There's a lot of action at the national level, obviously, like in other countries around the world. But then what's unique in Europe is that on top of what the member states do themselves, there is an offer from different European institutions. The ESM is one of them. It's an important part, but the European Investment Bank will do something, the European Commission has agreed already on one offer - the programme called SURE to support unemployed in member states, and the Commission is working on the recovery plan.
So we have this very special situation that measures at the national level, which are needed, will be complemented at the European level. And that, I think, will be very helpful because we can compensate with the measures from the European level. It's a fact that the national response is uneven. And we want to protect the single market. We don't want fragmentation, we want to maintain a level playing field. We don't want excessive divergences in the euro area and all the European measures are designed to help countries more that are most affected by crisis, and don't have the same fiscal space as some others. That is the value added of the European institutions.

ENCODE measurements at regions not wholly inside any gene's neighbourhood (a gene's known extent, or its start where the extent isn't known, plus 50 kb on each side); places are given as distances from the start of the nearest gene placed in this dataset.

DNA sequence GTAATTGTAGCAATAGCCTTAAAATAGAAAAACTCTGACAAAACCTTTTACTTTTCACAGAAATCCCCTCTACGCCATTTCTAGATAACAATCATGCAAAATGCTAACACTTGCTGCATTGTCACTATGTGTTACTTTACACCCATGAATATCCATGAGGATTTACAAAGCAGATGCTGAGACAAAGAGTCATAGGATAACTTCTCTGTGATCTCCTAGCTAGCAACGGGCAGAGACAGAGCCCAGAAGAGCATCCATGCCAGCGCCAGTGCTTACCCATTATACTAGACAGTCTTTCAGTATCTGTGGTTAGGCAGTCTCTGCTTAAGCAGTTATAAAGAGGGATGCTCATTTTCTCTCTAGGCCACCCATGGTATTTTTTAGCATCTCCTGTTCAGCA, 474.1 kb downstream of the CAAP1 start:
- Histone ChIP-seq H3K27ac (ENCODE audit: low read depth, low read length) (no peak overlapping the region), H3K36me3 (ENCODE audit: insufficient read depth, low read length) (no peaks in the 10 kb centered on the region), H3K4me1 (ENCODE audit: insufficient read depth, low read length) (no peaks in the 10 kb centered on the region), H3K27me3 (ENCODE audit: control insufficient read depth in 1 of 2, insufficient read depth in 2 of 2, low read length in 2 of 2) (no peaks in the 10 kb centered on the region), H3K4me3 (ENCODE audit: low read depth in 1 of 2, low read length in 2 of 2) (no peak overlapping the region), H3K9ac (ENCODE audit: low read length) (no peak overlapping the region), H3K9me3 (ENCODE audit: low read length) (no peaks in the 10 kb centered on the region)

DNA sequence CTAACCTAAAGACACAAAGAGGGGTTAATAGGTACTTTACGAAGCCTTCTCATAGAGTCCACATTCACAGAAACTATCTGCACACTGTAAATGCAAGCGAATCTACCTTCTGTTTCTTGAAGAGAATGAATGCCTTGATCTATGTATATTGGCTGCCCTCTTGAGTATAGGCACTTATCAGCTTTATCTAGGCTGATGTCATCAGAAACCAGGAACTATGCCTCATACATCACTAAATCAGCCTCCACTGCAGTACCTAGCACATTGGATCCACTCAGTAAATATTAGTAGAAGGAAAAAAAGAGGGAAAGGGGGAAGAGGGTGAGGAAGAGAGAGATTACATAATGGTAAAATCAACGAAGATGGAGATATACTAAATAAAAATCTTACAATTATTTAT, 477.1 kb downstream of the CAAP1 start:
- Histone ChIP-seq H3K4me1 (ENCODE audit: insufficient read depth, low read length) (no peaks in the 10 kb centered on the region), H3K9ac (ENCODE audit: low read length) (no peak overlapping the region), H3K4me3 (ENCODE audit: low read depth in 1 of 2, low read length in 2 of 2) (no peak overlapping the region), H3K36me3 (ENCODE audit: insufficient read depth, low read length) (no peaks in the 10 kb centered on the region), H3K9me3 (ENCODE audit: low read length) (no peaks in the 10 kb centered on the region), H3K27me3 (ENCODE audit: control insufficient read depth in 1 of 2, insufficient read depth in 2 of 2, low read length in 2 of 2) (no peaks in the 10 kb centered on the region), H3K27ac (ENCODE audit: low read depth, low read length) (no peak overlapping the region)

I feel like I've wasted my time over the last decade. Waiting for debt to GDP to fall, worrying about such metrics as those. Am I going to waste my time over the next decade? When I was worried about Italy's 130% debt to GDP, will I be worrying about Italy on 160% debt to GDP? It's pretty much a similar story across the eurozone as well. Do these traditional measures such as debt and repayment of debt and lowering debt matter any more?
Well, a number of points. First, I think you didn't wait in vain - the debt ratios were coming down in all European countries until last year. Also because we had an overall fiscal deficit of just 0.5% of GDP in Europe last year, while the US for instance is at 6%. Now the US is moving towards 20% and we may have a deficit of 9% or 10%. So this is my second point. This is not a European issue. It's a global issue. So first, there was progress. And I think we are happy we had the progress in the last decade, after the end of the euro crisis. Now we have a global problem. We have to deal with that. And thirdly, indeed, because the baseline scenario clearly calls for lower interest rates for longer, the amount of debt that can be serviced without running into debt servicing problems is higher. Again, this is global, this is not only in Europe, but it's also true outside Europe.